ADR for TV and Film : Why the Acronym Doesn’t Reflect

ADR for TV and Film

At the recent Media Production Show 2018 in London, Resurface co-founder Ben Nemes chaired a panel discussion and Q&A on the topic of ADR for TV and Film.

ADR for TV and Film
L-R Cristina Aragon, Jon Olive, Emma Butt, Nick Kray, Ben Nemes. Photo c/o Natasha Haycocks


Joining Ben on stage to share their wisdom were Cristina Aragon, Jon OliveEmma Butt and Nick Kray. Between them, their careers as ADR Mixers cover a broad range of productions including  Game of Thrones, Harry Potter and the Deathly Hallows, Solo : A Star Wars Story and Les Miserables.  In this session (entitled ADR is Not a Dirty Secret), the audience and the panel explored the craft and its role in storytelling.

A central, recurring theme of the discussion was the acronym itself.   In particular its inadequacy, and what alternatives might better reflect the role of ADR for TV and Film.



As abbreviations go, you’d have to say ADR gets (at best) one-out-of-three.


Automatic Dialogue Replacement

If you’re from the US, then you’re lucky enough to have the catch-all term ‘Looping’ to fall back on.  Otherwise, you’re going to have to put up with Automatic Dialogue Replacement.

Where to start?   Perhaps let’s all just agree, straight-off-the-bat, that there’s nothing Automatic (or even Automated, if you prefer) about it.  Some great session management tools exist from Sounds In Sync and others, but let’s not confuse the tools with the task or the talent. Perhaps the letter D gets the benefit of the doubt.  Even so, are the on-screen actors’ breaths, efforts, shouts and grunts (so often shot in post), strictly Dialogue?

Leaving us then with R for Replacement.   The definition of ADR for TV and Film as simply an exercise in shooting like-for-like, word-for-word replacements for lines delivered on set is inadequate.   It was at this point in the discussion that Jon Olive put forward a lesser-spotted alternative: Additional Dialogue Recording.


Additional Dialogue Recording

ADR for TV and Film
Nick Kray c/o

All panelists were expansive on the benefits of ADR as a storytelling tool, with Nick Kray in particular outlining ADR’s role in exposition.  As the edit evolves and/or test screening scores begin to emerge, scripts will change. Scenes will come and go. With the shoot long-since wrapped and the show now in post-production, it’s often ADR’s purpose to bridge any gaps in the audience’s comprehension of the story.

As explored in Chris Roberts’ article on Resurface from 2017, an entirely new explanatory line from a character off-camera can succinctly join the dots if the dots need joining.

Dialogue being added in support of the story, or of their own character’s nuanced arc, is an altogether more palatable reason for actors to do ADR, and therefore to approach it naturally, favourably even, with the ideal mindset.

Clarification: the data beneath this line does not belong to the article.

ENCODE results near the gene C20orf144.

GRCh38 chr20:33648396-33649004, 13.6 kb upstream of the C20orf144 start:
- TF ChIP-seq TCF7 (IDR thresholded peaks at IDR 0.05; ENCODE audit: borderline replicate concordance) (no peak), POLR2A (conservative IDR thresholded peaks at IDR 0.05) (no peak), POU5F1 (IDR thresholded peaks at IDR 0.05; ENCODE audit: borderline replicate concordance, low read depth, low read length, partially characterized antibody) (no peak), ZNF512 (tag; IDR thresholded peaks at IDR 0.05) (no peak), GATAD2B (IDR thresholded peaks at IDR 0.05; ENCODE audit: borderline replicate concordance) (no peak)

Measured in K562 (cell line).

Emma Butt led the panel’s support for today’s on-set ‘SpaceCrate’ approach, of working with actors fresh and in character (see our Onset of On-Set article for more). Psychology, our panel agreed, is critical in the ADR studio. An environment in which some, but by no means all, Actors Deliver Reluctantly.

Given that definition’s never gonna stick, what’s most helpful about Additional Dialogue Recording as an acronym is that it carries no unhelpful insinuation of artistic or technical failure on-set. No blame laid at anyone’s trailer door.

Which isn’t to say things don’t go wrong.  Even things that go right could go better.  More commonplace is that the need for ADR can be reduced or circumvented with some forward planning during the preproduction and shooting periods.


Avoid Doing Repetition

Some situations which always spell ADR just can’t be avoided. The spaceship’s gangplank will be made of fibreglass.  Wind will be conjured up by an industrial wind machine. Horses will have horseshoes and planes will make their final approach directly over the backlot.  Where there are more manageable either/or choices to be made, the panel were keen to point out where unnecessary spend on ADR could be avoided. Leaving more time and money for that which contributes to the story.

Some of these choices lie in areas where, traditionally, the post sound team have no involvement.

Locations themselves and their suitability for sound.  Mic placement, positioning of generators, fabric choices in costume are all examples where, as Jon Olive explained, some time spent (and trust invested) with the production mixer, or any sound-savvy person you can find, will let the production avoid the avoidable.

Scenes shot in cars were a particular area of focus.  Cristina Aragon and Nick Kray both being firmly of the belief that – if at all possible – get a tow!  Hard roads lead directly to ADR.  Cristina conceding that, if it really has to be shot in an actual, driven, car – then at least separate the car key from all the others!


With the Media Production Show audience largely made up of content creators eager to hone their skills, the panel were willing and able to impart some wisdom ready for their next project.  Cautionary tales and everyday practical considerations for film-makers which, to some extent, would do the panel out of a job.  Or at least it would if that job was Automatic Dialogue Replacement.




The Media Production Show returns to London Olympia, 11-12 June 2019.  Register here